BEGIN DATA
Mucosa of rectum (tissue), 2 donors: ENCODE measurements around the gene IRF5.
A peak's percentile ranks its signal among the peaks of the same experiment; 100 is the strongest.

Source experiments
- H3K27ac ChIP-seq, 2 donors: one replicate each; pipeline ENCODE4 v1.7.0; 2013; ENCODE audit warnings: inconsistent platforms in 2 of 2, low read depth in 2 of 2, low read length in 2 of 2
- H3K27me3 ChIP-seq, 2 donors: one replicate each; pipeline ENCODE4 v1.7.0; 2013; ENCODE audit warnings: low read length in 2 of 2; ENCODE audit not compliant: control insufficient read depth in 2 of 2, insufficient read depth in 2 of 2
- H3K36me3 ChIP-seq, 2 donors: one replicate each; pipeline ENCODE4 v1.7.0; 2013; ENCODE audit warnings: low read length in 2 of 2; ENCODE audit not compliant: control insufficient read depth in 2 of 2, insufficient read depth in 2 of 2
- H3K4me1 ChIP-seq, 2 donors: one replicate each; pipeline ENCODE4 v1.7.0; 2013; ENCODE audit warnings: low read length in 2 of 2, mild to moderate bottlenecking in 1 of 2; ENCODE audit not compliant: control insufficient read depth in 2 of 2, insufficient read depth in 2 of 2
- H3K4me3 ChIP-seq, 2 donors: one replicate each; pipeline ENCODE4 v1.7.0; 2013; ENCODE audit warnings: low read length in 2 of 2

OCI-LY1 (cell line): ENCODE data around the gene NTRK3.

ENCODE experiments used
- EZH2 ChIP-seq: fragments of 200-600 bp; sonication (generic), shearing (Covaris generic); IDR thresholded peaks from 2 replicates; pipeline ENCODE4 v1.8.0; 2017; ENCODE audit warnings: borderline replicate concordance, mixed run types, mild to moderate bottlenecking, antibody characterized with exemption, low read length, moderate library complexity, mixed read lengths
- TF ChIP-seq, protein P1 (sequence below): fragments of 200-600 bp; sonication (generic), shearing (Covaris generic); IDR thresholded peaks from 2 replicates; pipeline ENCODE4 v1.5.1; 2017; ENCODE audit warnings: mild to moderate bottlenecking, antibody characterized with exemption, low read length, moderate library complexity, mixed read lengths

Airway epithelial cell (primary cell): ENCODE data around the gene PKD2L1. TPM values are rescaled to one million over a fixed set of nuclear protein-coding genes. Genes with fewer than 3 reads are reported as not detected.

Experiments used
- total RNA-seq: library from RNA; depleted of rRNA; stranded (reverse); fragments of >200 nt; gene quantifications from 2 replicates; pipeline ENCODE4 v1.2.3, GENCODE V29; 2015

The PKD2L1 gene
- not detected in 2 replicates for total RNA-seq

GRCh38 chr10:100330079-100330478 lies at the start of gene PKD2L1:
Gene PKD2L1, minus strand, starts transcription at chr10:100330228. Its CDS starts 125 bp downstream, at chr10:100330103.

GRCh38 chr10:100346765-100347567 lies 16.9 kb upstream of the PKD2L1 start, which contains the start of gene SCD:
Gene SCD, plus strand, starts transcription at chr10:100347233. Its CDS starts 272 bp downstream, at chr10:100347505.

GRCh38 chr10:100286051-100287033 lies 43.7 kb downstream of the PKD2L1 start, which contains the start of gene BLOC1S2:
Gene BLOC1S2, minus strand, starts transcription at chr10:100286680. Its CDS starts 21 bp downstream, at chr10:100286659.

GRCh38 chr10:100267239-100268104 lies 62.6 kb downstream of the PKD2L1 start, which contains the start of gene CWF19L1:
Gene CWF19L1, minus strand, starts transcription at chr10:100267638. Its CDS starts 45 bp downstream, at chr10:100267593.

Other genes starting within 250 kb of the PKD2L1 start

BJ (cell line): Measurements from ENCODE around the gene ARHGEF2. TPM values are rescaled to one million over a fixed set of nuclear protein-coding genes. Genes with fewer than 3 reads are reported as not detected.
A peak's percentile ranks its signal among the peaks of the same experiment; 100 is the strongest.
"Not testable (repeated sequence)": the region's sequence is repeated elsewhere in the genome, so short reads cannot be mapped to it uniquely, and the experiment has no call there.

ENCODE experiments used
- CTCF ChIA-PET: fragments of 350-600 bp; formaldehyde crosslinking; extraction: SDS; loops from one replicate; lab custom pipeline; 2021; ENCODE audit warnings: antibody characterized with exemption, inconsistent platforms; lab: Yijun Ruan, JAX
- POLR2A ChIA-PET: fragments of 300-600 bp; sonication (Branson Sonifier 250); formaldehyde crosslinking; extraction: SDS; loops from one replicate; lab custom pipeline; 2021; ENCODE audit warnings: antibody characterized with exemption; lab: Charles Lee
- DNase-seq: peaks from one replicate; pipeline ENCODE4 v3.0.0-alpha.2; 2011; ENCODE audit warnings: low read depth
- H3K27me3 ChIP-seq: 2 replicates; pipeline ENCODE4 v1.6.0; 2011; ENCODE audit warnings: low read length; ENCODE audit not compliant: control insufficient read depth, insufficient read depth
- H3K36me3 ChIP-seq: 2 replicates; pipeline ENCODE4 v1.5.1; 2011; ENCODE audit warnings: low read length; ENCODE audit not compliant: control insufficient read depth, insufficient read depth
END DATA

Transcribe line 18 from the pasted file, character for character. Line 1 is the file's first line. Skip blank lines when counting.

GRCh38 chr10:100330079-100330478 lies at the start of gene PKD2L1: